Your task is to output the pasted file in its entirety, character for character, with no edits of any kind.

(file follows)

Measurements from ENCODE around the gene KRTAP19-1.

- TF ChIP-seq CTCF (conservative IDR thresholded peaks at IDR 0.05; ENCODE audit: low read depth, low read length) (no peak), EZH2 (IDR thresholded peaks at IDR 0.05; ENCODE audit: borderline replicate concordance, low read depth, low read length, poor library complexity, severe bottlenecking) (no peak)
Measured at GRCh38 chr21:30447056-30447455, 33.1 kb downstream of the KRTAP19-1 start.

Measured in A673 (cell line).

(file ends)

Measurements from ENCODE around the gene KRTAP19-1.

- TF ChIP-seq CTCF (conservative IDR thresholded peaks at IDR 0.05; ENCODE audit: low read depth, low read length) (no peak), EZH2 (IDR thresholded peaks at IDR 0.05; ENCODE audit: borderline replicate concordance, low read depth, low read length, poor library complexity, severe bottlenecking) (no peak)
Measured at GRCh38 chr21:30447056-30447455, 33.1 kb downstream of the KRTAP19-1 start.

Measured in A673 (cell line).